Although GPU support is spotty. You do usually have to install the proprietary drivers, and upgrading them can be a bit of a hassle - manually removing the old drivers and then installing the new ones in safe mode is the only way I've gotten it to work.

Still, out-of-the-box Vanilla Ubuntu w/ Unity works fine too.

I think it's just Larry's rig being stable enough for web browsing and not much else.

edit: also possible there isn't driver support for the hardware Larry's using? Maybe. I've had issues with that before - in six months, you get a new ISO and it just works. PC-BSD is worse though. I bought a used laptop on newegg for $300, and it was still too new (at over a year old) for the i3-2xxx series IGP to have built in support in PC-BSD.
 

VirtualLarry

No Lifer
Aug 25, 2001
50,417
6,024
126
I think it's just Larry's rig being stable enough for web browsing and not much else.
I had been running PrimeGrid on it on three cores, and F@H on the GPU and one CPU core. Seemed stable enough for DC work, which... is pretty stable, all things considered.

edit: also possible there isn't driver support for the hardware Larry's using? Maybe. I've had issues with that before - in six months, you get a new ISO and it just works. PC-BSD is worse though. I bought a used laptop on newegg for $300, and it was still too new (at over a year old) for the i3-2xxx series IGP to have built in support in PC-BSD.
Yeah, there doesn't appear to be any OOTB support for the Radeon RX 460 card, Linux Mint 18.1 comes up and says "Software Rendering Mode". Which doesn't work with Suspend, the display goes off, but never comes back on.
 
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poofyhairguy

Lifer
Nov 20, 2005
14,613
315
126
That version of Mint is based on Ubuntu 16.04 LTS, which doesn't have the open-source AMD driver for the 460 included. You really need Ubuntu 16.10 or a distro based on it.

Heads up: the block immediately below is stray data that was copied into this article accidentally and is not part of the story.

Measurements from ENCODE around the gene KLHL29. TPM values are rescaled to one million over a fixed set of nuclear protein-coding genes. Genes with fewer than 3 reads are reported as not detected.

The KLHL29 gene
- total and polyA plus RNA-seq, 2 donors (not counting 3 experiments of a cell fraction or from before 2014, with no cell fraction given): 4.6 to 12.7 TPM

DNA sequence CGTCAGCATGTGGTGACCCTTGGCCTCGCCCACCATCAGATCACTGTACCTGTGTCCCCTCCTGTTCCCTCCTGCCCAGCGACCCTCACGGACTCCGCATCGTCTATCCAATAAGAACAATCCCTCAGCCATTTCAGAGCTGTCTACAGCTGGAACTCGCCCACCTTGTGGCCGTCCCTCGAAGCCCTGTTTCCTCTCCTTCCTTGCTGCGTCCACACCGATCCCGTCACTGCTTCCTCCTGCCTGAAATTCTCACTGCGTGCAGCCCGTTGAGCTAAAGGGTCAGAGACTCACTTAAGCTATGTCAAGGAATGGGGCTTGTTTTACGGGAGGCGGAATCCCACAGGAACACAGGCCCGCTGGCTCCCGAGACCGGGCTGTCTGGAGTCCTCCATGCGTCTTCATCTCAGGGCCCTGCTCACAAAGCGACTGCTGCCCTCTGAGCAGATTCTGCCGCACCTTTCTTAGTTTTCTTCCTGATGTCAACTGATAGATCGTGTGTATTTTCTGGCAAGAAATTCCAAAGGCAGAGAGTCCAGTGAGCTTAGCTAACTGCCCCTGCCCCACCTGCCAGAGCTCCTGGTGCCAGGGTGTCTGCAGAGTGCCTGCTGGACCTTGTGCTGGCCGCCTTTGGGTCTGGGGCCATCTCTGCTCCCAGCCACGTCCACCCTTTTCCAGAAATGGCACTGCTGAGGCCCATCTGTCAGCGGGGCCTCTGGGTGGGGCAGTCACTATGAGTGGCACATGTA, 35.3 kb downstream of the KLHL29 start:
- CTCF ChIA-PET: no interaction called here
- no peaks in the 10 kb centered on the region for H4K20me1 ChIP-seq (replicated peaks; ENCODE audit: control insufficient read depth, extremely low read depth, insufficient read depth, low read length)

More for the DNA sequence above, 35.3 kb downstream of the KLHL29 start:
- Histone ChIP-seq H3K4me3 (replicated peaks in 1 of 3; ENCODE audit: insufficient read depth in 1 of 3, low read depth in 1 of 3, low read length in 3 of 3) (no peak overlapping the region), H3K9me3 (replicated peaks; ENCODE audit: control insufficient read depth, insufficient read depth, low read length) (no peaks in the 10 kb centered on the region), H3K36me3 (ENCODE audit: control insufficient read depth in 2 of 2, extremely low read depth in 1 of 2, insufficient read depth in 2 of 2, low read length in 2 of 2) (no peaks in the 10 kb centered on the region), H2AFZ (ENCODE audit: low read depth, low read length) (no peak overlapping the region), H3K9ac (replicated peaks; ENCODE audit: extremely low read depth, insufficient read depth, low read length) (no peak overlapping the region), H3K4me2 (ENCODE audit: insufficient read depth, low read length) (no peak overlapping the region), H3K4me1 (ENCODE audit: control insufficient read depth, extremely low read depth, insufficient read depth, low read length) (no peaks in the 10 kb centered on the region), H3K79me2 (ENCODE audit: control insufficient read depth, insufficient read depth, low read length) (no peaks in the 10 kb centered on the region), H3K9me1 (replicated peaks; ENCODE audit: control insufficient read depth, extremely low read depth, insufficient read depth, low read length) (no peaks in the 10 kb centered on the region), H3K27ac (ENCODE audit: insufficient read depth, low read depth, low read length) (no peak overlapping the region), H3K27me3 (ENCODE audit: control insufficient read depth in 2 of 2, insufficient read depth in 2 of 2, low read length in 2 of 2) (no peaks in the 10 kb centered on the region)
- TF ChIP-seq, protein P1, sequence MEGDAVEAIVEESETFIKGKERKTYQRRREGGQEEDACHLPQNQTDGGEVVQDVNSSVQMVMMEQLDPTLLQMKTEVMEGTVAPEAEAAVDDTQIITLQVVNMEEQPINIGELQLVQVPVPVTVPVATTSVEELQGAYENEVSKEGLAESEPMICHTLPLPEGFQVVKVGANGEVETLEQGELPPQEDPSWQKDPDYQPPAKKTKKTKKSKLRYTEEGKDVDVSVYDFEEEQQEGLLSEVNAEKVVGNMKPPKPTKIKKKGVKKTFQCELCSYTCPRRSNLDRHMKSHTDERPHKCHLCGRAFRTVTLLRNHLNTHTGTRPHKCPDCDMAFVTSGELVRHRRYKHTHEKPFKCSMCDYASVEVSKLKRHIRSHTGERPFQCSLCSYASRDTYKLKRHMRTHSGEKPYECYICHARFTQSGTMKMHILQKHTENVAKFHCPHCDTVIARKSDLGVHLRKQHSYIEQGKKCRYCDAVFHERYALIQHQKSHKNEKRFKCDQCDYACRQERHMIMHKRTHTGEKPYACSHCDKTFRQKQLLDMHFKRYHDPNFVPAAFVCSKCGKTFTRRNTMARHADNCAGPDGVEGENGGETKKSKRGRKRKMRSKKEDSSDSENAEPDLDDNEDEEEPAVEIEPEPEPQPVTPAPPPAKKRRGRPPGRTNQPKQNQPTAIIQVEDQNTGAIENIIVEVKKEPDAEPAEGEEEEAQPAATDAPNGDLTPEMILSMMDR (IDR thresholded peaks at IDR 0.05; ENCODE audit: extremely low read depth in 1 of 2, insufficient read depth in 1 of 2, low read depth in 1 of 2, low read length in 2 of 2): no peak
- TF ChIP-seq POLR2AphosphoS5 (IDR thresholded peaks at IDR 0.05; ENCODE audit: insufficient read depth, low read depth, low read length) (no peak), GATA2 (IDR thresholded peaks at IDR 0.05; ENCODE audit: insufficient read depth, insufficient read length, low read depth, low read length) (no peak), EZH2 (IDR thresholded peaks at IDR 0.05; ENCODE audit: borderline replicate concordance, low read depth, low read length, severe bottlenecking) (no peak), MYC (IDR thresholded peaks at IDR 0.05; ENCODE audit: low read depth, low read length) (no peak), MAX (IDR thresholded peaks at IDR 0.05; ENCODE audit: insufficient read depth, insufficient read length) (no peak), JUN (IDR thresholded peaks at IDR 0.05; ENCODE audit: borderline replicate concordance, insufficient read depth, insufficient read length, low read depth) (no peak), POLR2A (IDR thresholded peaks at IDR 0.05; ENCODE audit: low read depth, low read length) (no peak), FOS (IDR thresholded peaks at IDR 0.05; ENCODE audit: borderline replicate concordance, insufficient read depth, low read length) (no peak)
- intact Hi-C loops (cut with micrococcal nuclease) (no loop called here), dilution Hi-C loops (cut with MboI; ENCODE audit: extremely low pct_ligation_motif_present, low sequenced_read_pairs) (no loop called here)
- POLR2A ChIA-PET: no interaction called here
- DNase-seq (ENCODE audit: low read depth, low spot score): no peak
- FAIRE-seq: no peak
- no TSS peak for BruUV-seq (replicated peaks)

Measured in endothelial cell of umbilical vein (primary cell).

Feb 25, 2011
16,562
1,326
126
That version of Mint is based on Ubuntu 16.04 LTS, which doesn't have the open-source AMD driver for the 460 included. You really need Ubuntu 16.10 or a distro based on it.
Would a distro with a "rolling" release schedule like Arch be a better solution? (In your opinion?)
 

DidelisDiskas

Senior member
Dec 27, 2015
233
21
81
This is the SECOND time, that attempting to install Linux, on an otherwise STABLE overclocked system, outright FAILS MASSIVELY.

It's not the the overclock was pushing it too hard, either, because I clocked the BLCK down 5, and it still wouldn't boot off of the USB.

IIRC, I even installed Win10 while it was overclocked. That's how much Win10 embraces overclocked rigs.

I remember back in the day, I tried installing OS/2 on a 486DX/2 rig I built myself, and it wouldn't even install, while Win95 installed like the breeze.

Windows is just programmed "better" I guess? Not trying to override every setting on the platform, and just rolling with it?

I want to like Linux; really I do. But I also like my overclocking, and if Linux won't even boot on a BCLK OCed Skylake rig, while Win10 breezes on through, then it's going to be Win10 for me on this rig.

Sad but true, Linux lags behind.
Try out this:

https://clearlinux.org/

This is a distro maintained by intel (i think) and it's usually best optimized for intel cpu's.
 

poofyhairguy

Lifer
Nov 20, 2005
14,613
315
126
Would a distro with a "rolling" release schedule like Arch be a better solution? (In your opinion?)

Eh, I hate to recommend anything that isn't based on Ubuntu if only because almost everything third part in Linux has a Ubuntu PPA or package. It is the defacto consumer linux OS.
 

DrMrLordX

Lifer
Apr 27, 2000
16,878
5,841
136
It's Ubuntu/Debian or Redhat these days. That's just how it is.

Also I don't know anything about Mint's package management or repos, but shouldn't a 16.04 LTS derivative just be able to install/use AMDGPU Pro?